Pope Francis appoints first woman to the Synod of Bishops
The Pope has appointed a woman as an undersecretary to the Synod of Bishops for the first time.
Sister Nathalie Becquart, who is from France, will have voting rights in the body, which advises the pontiff and debates some of the most controversial issues in the Roman Catholic Church.
Ms Becquart has worked with the synod as a consultant since 2019.
The body’s secretary-general, Cardinal Mario Grech, said the appointment showed that “a door has opened”.
He noted that the decision reflects the Pope’s desire “for a greater participation of women in the process of discernment and decision-making in the church”.
The BBC’s John McManus says the move is not a precursor to ordaining women as priests, although some opponents may regard it as a further step in that direction.
Luis Marín de San Martín, a priest from Spain, was also named as a new undersecretary of the synod.
In recent years, the Synod of Bishops has debated topics of doctrine including the treatment of divorced and married Catholics.
The news comes less than a month after Pope Francis formally changed the law in the Church to allow women to administer communion and serve at the altar, although the decree stressed that ordained priesthood would remain open to men only.
Last year, meanwhile, the pontiff appointed six women to the council which oversees the Vatican’s finances.
Pope Francis has formally changed the law in the Roman Catholic Church, allowing women to administer communion and serve at the altar.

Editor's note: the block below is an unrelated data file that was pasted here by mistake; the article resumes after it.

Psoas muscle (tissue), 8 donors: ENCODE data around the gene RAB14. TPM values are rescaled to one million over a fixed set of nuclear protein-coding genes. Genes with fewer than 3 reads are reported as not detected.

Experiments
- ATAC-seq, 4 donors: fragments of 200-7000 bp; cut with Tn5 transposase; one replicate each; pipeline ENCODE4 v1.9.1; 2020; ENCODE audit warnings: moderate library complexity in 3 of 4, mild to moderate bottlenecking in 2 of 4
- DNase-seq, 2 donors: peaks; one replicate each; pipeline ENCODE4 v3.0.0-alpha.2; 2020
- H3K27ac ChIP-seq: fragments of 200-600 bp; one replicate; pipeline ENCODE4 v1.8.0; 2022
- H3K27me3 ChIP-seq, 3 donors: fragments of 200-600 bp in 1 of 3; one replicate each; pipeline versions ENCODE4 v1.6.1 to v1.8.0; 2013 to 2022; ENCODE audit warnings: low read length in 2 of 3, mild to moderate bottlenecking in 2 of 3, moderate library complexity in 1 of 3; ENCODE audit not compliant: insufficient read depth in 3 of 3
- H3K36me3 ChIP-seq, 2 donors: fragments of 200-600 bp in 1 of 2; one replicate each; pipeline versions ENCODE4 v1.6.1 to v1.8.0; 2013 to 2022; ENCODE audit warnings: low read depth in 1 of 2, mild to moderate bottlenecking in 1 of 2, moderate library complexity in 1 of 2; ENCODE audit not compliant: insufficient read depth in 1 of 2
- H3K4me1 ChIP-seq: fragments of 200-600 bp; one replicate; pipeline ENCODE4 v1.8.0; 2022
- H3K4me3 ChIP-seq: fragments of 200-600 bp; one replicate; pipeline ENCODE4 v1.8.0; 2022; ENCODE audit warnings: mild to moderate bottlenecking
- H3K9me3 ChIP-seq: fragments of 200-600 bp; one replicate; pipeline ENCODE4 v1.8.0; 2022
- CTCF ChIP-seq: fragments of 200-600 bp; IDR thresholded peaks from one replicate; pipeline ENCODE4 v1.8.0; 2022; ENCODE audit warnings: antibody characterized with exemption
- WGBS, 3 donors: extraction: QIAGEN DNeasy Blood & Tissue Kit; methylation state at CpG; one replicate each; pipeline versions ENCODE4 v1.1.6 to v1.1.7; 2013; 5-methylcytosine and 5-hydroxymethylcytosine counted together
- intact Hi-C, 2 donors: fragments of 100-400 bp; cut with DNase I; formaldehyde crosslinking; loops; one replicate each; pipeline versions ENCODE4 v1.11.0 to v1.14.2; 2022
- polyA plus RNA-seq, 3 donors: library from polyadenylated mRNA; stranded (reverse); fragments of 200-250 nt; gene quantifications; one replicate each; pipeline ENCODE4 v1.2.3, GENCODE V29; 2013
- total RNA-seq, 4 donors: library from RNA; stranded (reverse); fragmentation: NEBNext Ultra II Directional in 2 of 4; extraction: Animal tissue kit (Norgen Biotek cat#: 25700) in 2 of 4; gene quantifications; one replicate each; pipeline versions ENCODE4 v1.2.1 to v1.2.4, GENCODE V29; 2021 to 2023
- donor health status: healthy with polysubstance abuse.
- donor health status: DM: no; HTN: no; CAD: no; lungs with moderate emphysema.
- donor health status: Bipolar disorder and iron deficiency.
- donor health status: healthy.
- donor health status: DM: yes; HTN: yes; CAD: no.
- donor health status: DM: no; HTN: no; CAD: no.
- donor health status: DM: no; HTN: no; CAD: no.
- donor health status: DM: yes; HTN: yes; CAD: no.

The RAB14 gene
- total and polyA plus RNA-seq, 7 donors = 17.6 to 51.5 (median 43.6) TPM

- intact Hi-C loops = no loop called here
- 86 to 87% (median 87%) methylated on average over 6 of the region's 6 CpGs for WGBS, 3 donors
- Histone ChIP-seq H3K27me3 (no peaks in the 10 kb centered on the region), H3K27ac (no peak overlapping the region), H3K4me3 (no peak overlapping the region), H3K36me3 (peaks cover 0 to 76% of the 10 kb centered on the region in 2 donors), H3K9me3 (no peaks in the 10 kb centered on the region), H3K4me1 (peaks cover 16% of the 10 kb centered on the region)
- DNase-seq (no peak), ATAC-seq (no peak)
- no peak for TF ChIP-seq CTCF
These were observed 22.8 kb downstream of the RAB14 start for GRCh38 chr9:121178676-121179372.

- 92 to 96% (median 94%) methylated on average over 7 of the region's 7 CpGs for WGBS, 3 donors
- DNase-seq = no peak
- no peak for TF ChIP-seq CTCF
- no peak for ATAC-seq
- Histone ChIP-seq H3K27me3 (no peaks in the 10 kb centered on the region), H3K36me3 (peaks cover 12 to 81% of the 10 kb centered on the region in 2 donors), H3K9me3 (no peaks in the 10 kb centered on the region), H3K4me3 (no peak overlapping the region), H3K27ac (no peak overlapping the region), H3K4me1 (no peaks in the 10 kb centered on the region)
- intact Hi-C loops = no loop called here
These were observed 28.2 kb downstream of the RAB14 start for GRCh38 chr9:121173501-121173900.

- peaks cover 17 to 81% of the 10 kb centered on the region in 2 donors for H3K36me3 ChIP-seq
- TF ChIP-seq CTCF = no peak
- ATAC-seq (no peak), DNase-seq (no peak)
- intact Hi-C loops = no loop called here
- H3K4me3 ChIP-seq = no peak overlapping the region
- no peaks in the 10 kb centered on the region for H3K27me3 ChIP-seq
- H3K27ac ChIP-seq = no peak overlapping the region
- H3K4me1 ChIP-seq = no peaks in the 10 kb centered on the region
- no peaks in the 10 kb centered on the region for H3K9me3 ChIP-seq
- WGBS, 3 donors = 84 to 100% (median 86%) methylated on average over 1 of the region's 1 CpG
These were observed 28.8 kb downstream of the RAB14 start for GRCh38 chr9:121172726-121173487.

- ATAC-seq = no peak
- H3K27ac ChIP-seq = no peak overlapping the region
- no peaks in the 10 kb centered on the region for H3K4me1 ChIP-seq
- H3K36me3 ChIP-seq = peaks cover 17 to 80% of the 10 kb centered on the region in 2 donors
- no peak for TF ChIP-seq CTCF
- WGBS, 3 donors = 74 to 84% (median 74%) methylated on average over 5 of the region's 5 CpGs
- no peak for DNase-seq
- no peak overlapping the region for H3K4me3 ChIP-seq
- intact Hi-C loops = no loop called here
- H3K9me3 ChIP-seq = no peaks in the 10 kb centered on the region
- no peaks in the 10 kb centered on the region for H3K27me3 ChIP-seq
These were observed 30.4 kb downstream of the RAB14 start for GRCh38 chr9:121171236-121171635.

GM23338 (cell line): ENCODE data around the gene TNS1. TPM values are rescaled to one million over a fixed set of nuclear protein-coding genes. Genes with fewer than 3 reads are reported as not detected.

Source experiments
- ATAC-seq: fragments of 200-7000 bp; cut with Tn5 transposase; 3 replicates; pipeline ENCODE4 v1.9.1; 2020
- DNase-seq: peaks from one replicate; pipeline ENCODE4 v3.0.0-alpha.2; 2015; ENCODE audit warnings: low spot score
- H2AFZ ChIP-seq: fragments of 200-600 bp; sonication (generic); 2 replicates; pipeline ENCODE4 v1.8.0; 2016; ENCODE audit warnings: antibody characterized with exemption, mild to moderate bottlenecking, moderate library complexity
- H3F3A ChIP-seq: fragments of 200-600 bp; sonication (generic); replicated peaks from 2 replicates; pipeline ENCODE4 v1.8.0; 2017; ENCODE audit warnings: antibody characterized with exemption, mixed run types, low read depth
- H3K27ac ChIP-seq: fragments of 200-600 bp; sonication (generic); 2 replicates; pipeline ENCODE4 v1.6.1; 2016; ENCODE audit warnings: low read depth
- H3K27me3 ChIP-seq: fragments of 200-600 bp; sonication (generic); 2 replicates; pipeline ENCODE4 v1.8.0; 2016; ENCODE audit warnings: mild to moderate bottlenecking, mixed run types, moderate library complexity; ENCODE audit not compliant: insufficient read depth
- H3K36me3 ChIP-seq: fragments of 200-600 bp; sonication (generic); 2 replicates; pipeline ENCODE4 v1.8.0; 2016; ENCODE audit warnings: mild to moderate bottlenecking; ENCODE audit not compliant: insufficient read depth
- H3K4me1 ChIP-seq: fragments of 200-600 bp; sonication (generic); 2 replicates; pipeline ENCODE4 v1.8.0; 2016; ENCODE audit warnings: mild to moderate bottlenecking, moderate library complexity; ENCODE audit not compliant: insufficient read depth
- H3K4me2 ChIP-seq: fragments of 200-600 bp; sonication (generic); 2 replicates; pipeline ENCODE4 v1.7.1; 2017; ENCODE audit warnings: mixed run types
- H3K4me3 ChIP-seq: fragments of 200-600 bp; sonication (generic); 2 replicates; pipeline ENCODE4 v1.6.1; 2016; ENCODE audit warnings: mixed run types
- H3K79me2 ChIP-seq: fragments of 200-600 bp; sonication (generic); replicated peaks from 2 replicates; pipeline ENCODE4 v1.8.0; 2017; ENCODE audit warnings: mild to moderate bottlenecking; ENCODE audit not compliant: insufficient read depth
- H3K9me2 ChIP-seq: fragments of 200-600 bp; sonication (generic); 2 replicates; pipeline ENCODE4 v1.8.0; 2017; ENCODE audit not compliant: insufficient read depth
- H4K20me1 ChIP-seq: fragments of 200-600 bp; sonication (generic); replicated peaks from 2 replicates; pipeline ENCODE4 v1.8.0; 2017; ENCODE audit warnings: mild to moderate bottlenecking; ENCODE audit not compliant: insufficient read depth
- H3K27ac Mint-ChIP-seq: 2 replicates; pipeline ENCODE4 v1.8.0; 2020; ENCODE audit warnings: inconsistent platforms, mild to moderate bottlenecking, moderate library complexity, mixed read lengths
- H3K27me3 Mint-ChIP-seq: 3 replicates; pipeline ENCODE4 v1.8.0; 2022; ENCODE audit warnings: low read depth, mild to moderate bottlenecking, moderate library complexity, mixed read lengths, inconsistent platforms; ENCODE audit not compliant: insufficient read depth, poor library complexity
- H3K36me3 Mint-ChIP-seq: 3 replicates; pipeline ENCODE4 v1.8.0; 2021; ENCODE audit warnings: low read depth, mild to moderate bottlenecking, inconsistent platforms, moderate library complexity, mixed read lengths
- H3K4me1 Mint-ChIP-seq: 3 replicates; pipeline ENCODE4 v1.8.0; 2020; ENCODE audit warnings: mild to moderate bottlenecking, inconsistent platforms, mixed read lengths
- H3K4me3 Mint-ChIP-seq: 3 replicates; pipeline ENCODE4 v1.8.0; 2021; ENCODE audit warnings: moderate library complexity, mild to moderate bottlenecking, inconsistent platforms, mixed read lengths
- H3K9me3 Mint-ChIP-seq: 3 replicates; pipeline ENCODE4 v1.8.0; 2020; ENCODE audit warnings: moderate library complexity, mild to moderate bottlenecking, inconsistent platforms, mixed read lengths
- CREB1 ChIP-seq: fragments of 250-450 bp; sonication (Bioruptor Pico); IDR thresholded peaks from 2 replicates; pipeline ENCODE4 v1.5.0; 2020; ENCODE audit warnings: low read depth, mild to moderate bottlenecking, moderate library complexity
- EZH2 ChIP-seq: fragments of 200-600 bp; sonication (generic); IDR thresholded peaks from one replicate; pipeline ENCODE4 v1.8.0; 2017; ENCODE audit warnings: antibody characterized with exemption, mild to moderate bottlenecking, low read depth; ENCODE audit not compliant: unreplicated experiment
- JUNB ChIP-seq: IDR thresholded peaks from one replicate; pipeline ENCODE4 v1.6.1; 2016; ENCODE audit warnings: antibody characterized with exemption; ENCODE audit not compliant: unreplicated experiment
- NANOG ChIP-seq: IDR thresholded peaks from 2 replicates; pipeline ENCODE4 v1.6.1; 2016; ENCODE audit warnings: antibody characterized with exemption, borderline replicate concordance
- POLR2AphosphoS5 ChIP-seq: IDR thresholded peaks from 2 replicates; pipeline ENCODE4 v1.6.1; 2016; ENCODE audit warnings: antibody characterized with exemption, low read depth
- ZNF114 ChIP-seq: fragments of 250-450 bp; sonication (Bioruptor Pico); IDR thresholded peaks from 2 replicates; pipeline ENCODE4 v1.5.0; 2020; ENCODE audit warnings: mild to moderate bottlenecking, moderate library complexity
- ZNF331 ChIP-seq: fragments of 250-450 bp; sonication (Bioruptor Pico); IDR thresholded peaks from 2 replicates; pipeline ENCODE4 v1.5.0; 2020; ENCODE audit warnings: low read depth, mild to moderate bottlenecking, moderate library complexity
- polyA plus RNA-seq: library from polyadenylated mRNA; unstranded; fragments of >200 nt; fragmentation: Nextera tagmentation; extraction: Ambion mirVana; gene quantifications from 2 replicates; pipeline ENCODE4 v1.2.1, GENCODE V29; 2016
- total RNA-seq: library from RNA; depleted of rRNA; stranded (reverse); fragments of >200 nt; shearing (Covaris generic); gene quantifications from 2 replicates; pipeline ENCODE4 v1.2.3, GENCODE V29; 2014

But the ordained priesthood will still be the preserve of men, he stressed in the decree. It is official recognition of roles already performed by women in some Catholic services, especially in Western countries.
The Pope said women were making a “precious contribution” to the Church.
The announcement is expected to force conservative Church leaders to accept greater involvement of women in the liturgy.
On the more reformist wing of the Church, Pope Francis has tried to present a more welcoming image through his rhetoric, the BBC’s Mark Lowen reports from Rome.
But last year, after a synod to decide whether to allow women to become deacons able to preside over some Church services, the Pope refused to make the change, frustrating some who had hoped for more fundamental reform during his pontificate.
The Pope changed a clause in canon law from “lay men” to “lay persons”, specifying that they can perform “the ministries of lector and acolyte” in Catholic services.
His decree, called a Spiritus Domini, was accompanied by a letter explaining “the urgency… to rediscover the co-responsibility of all of the baptised in the Church, and the mission of the laity in a particular way”.
A lector in the Catholic Church can recite prayers and sacred texts such as psalms during Mass and other services, but gospel readings are done by the priest or deacon.